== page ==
By Greg Pfundstein
We have been receiving some nasty emails and a few comments at our Facebook page, most of which charge that we are stupid. Presumably people think we are stupid because they think they know something about comprehsive sex ed or abstinence sex ed that we don't know. In general, the implication is that any intelligent person would know that comprehensive sex ed works and abstinence education doesn't work. If you don't know that, you are stupid.
So, are we stupid?
I was looking again at the research today as I prepared to answer these charges. Turns out I had forgotten how much I already knew about how limited the effectiveness of comprehensive sex ed is and about how abstinence education has been shown to be more effective on several important metrics, such as teenage pregnancy rates. Here is what I wrote for another website, nyc41percent.com, several months ago, long before the sex ed mandate came down from on high
When well over half of pregnancies are unplanned, and 41% of pregnancies end in abortion, it is time to rethink the current approach to sex education in New York City.
Doesn’t New York City teach comprehensive sex education in its schools? If so, why are there so many unintended pregnancies amongst young people in New York City? According to the New York City Department of Education’s website, the City recommends Health Smart and Reducing the Risk for use as comprehensive sex education in New York City schools.1 But according to an evaluation of the Reducing the Risk program, the program is not effective in decreasing the rate of pregnancy:
“During the 18 months of follow-up, there was no statistically significant difference between the treatment and comparison groups in the proportion of students who became pregnant or made someone pregnant. This finding reflects the fact that the curriculum did not have a significant impact upon unprotected intercourse among all students; rather, it affected only those who had not initiated intercourse prior to the program, and in this group the pregnancy rates among treatment and comparison students were too small to be statistically meaningful.”2
But what is the alternative? Hasn’t abstinence education been proven not to work? Traci Perry, spokesperson for Planned Parenthood, recently said that “Abstinence [education] by itself has been proven to be ineffective.” Unfortunately, this statement is misleading. It is true that one study of the earliest abstinence education programs failed to show effectiveness.3 But the authors of that study admitted that the four programs evaluated were not considered “state-of-the-art.” Furthermore, the four to six year follow up period used by the evaluation is far longer than the 18 month follow up period used to establish the effectiveness of the Reducing the Risk program used by the NYC Department of Education. A four to six year follow up period is a high standard for measurement of the effectiveness of an intervention.
The truth is that some abstinence education, or risk avoidance, programs do work: as of 2010, there were 17 different programs which were shown to have statistically significant results by independent evaluators, and in 15 of those cases the results of the evaluations have been published (publication is pending in the other two cases). One study conducted in Philadelphia by J.B. Jemmott using four different models for comparison (safer sex [contraception only], comprehensive [abstinence plus contraception], abstinence only, and control) found that while the abstinence intervention reduced the rate of sexual initiation among the sixth and seventh graders participating compared to the control group, the “safer sex” program actually led to a higher rate of sexual debut among participants compared to the control group. The comprehensive program had slightly better results than the control group. Perhaps more interestingly, while neither the safer sex intervention nor the comprehensive intervention significantly increased condom use, the abstinence intervention had no negative effect on condom use.4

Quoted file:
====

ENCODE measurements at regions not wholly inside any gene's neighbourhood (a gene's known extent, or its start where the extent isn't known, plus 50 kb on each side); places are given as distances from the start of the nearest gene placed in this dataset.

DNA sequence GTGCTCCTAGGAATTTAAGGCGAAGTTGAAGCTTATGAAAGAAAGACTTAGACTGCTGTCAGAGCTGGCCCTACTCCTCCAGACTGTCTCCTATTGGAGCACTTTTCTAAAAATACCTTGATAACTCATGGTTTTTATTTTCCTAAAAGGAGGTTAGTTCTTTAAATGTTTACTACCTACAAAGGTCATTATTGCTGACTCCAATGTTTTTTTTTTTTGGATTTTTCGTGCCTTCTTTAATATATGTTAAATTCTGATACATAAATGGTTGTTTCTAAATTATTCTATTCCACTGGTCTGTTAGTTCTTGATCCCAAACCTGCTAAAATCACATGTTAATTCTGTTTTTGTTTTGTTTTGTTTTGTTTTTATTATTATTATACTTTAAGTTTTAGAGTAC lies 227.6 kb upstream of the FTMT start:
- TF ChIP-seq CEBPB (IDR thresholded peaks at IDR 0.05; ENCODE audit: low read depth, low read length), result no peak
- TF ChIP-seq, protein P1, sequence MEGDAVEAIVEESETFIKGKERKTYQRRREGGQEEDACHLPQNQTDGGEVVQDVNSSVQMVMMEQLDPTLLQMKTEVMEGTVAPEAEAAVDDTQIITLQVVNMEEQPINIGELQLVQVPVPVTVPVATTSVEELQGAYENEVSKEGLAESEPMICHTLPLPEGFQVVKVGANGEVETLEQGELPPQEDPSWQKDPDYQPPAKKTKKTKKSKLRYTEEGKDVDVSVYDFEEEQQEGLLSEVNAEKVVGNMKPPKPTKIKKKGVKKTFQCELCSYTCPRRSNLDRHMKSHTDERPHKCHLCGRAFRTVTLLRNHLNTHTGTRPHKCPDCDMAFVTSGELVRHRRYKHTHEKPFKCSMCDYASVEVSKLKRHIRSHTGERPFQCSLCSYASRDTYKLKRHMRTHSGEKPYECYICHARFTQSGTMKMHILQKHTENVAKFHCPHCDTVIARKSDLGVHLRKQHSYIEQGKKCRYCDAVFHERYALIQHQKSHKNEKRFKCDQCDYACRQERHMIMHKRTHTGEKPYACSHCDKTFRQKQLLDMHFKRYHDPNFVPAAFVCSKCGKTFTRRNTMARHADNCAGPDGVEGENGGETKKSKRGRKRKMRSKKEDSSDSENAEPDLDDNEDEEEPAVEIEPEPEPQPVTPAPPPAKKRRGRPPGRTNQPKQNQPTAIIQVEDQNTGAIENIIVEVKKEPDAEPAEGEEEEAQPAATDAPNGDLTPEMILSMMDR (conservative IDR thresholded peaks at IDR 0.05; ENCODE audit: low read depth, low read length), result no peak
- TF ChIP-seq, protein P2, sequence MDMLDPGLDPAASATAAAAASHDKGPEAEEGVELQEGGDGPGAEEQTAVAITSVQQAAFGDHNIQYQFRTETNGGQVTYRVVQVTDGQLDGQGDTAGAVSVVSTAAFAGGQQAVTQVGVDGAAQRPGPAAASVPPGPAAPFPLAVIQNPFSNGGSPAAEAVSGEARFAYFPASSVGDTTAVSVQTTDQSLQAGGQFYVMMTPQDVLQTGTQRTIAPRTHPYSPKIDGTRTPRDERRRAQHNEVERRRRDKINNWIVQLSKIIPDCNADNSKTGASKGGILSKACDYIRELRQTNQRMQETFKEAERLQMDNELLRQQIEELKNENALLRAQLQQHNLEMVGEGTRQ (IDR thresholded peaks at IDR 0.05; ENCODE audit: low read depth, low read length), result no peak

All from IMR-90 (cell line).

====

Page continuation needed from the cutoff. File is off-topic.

Other studies of abstinence based risk avoidance programs show decreases in pregnancy rates in the schools or counties where the studies were conducted, and several show that participants who were already sexually active before the intervention were more likely to remain abstinent afterward, a result which Reducing the Risk was unable to attain.
Some argue that there is only one valid approach to sexuality education: risk reduction through contraception. But the evidence suggests that risk avoidance approaches can be at least as effective as risk-reduction approaches. With a situation as dire as the situation in New York City, maybe it is time to consider other approaches to sexuality education in New York.
Evidence is on our side. If people are willing to challenge their received assumptions, they will find that the party-line approach that has prevailed for nearly three decades is based on a false assumption: comprehensive sex education just doesn't work as advertised.
2 Douglas Kirby, Richard P. Barth, Nancy Leland and Joyce V. Fetro, “Reducing the Risk: Impact of a New Curriculum on Sexual Risk-Taking,” Family Planning Perspectives,Vol. 23, No. 6 (Nov. - Dec., 1991), pp. 253-263.
3 Christopher Trenholm, Barbara Devaney, Kenneth Fortson, Melissa Clark, Lisa Quay, and Justin Wheeler, “Impacts of abstinence education on teen sexual activity, risk of pregnancy, and risk of sexually transmitted diseases,” Journal of Policy Analysis and Management, Volume 27, Issue 2, (Spring 2008) pp. 255–276.
4 J.B. Jemmott, L.S. Jemmott, and G.T. Fong, “Efficacy of a theory-based abstinence-only intervention over 24 months,” Archives of Pediatrics and Adolescent Medicine, Vol. 164, No. 2 (February 2010) pp. 152-159.